A growing trend could easily be obscure looking shoes, clothes or food but Batswana seem to have different ideas on trends considering the current one which involves gruesomely killing and raping women across all generations. One cannot swing a cat in this country without hitting a woman, girl or child who is being violated physically, sexually or otherwise.
There are laws and policies from The Cape to Cairo which have been put in place to curb such grotesque incidents that claim innocent lives but when statistics from the Botswana Police indicates that 44 women are raped on a weekly basis in a population of a little over 2 million people it is an indication that something is very wrong.
In any community there are those who watch things happen, make things happen and those who sit and wonder what the heck is going on. When girls as young as three and old women in their 60s are at the mercy of murderers and rapists, pressure groups like the men and women from different organizations across the country such as #IShallnotForget movement stand up to advocate for the rights of those constantly violated.
Coordinator of the movement Poloko Mongatane says their current theme is ‘Making Botswana Safe Again’ and have taken the war against these crimes not only to social media but the streets as well as Parliament. Mongatane says they made an appeal to leadership right from the Presidency to condemn incidents of violence against women. She says members of the movement reached out to legislators individually on social media and were astonished at some of the responses from some sitting members of parliament who were said to be hostile towards the advances of the activists and resorted to going as far as blocking them.
This reception did not deter the movement, they persevered till they got a message from the Office President vowing to be a part of the fight. With the numbers of violence against women still on the rise the team has committed to demand a strong message from all political leaders, community leaders and traditional leaders condemning Gender Based Violence (GBV) and Violence Against Women (VAW) throughout all platforms as well as a firm resolution and commitment that GBV and VAW will not be tolerated. There is also a commitment to developing, establishing and implementing a comprehensive and multi-stakeholder’s plan of action to address and end GBV and VAW as well as an active review of existingplans.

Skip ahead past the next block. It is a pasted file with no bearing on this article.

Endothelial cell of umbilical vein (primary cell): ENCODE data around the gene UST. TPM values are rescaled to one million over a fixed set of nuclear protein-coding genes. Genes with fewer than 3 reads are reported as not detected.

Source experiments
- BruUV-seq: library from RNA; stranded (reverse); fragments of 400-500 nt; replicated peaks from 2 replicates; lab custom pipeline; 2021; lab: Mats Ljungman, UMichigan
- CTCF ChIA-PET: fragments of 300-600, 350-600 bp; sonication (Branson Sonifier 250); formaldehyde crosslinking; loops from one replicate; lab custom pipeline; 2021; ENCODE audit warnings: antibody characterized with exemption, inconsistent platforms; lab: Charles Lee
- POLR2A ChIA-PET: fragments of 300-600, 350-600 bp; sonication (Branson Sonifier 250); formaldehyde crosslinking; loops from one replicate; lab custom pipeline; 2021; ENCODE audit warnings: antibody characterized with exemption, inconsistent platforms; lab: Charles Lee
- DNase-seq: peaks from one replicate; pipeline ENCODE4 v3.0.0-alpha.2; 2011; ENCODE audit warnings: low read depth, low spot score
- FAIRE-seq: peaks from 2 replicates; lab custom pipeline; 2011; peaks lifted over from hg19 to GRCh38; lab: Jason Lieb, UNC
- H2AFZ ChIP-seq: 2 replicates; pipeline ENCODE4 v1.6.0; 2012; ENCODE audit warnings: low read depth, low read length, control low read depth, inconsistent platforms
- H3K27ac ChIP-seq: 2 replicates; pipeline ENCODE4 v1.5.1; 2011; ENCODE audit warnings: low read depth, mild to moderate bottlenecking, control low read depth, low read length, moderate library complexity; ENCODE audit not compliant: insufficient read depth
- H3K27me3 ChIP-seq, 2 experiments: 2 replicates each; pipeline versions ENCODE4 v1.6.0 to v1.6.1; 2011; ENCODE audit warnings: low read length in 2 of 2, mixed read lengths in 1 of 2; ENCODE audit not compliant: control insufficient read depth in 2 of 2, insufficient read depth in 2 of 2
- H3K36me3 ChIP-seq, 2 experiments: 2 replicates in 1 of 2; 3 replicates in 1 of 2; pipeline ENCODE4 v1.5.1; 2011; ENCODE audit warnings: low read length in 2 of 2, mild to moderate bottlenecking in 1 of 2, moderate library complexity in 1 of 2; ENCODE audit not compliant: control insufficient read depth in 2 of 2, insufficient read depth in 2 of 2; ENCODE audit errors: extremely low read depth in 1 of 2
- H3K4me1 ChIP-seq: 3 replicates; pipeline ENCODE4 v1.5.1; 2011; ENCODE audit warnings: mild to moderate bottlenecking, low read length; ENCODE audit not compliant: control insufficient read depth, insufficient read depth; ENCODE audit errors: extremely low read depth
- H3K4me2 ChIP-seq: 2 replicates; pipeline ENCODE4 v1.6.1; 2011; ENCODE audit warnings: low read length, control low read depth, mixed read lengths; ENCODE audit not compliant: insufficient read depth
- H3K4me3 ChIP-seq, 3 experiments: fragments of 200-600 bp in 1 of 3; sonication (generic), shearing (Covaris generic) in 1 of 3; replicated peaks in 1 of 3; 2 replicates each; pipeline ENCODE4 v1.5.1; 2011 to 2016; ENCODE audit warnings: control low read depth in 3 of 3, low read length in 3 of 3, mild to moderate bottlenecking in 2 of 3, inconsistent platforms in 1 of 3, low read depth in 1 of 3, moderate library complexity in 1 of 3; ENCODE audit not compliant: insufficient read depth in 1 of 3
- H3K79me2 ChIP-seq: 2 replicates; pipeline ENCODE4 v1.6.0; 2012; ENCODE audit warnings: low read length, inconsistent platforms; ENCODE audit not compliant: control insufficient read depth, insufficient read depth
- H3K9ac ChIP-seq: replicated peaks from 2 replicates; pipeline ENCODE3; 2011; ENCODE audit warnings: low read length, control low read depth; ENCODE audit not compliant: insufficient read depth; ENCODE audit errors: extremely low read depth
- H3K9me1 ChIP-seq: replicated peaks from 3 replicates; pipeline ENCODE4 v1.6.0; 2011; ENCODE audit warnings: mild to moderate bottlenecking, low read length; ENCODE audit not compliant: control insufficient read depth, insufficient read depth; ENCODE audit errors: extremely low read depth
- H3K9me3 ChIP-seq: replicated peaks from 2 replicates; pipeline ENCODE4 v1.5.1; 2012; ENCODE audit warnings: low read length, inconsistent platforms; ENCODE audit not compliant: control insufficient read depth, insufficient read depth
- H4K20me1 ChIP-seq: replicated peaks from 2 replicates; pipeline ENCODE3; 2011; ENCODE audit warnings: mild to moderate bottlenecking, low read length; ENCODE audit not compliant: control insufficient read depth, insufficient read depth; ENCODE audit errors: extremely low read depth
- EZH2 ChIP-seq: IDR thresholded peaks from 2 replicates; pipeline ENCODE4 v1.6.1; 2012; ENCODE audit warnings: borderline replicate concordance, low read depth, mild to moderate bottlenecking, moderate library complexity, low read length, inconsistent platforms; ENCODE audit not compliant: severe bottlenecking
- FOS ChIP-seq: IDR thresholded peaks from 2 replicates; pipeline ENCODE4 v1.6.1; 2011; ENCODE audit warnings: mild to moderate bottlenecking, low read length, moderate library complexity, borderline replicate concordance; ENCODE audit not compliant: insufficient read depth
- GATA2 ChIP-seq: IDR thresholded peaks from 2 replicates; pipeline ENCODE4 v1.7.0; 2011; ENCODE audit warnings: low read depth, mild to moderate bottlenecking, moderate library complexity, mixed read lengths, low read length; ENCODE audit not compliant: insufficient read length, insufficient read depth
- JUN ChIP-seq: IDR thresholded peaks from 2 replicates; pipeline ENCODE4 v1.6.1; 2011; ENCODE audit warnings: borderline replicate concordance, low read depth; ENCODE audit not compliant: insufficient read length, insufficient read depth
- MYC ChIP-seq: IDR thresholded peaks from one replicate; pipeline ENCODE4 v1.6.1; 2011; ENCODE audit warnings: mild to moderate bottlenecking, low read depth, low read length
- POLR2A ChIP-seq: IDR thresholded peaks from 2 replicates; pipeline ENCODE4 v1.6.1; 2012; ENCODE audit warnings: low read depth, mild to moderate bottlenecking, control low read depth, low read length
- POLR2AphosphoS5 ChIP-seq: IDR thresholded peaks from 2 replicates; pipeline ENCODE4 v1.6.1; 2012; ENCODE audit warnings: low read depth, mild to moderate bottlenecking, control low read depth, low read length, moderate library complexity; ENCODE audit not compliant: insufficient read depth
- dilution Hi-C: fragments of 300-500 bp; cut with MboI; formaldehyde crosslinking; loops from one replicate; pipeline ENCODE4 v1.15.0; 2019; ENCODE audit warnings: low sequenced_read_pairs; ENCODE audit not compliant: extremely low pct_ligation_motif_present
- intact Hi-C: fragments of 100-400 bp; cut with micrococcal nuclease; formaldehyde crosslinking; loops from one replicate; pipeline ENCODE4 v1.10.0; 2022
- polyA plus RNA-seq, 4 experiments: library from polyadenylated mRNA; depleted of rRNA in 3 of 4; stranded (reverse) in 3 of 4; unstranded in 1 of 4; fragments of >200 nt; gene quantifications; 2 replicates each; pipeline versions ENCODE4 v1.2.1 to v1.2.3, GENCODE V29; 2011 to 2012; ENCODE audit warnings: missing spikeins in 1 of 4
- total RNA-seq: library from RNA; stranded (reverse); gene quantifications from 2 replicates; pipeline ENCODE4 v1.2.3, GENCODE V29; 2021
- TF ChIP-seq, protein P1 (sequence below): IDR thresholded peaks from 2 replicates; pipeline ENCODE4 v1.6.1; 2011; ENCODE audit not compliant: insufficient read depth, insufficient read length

Convening and appointment of a review/oversight committee to monitor and evaluate the implementation of these actions, comprising of various stakeholders, with authority to challenge any failures .The development of nationwide awareness raising campaigns, trainings and education programs aimed at preventing GBV/VAW and changing attitudes, sponsored and led by government.
The review and enactment of laws on combating GBV/VAW such as recognition of marital rape, consistent sentencing, stiffer penalties for repeat offenders as well as a clear and comprehensive policy framework for protection. Training of and sensitization of all relevant government officers including police, nurses, teachers and judicial officers in order to understand GBV/VAW and its effects and to eliminate the use of harmful gender stereotypes that legitimize negative attitudes towards victims and survivors. Provision of psychosocial support for victims and survivors inclusive of government sponsored/supported shelters and interim housing to enable women to escape abusive relationships.
Provision of legal service for victims to hold state accountable for failing to protect women and for failing in their due diligence obligations. To develop a sexual and violent offender’s registry.
And the ratification and domestication of the Maputo protocol and other international and regional instruments geared towards the protection of women from discrimination and violence.”
All that being done there still remains the white elephant in the room that is socialization, it is evident that there is a dire need for a paradigm shift which will shed stereotypes perpetuating gender based violence. According to Gender-Links Country Manager, Gomolemo Rasesigo, there is need to stop using culture as an excuse but rather socialize children to respect each other from a young age. “They need to appreciate each other’s rights.” Rasesigo further stated that they are calling on leaders to speak against abuse in their public meetings and other forums. They should work with stakeholders and join efforts to end GBV and advocate for strengthened implementation of legislation.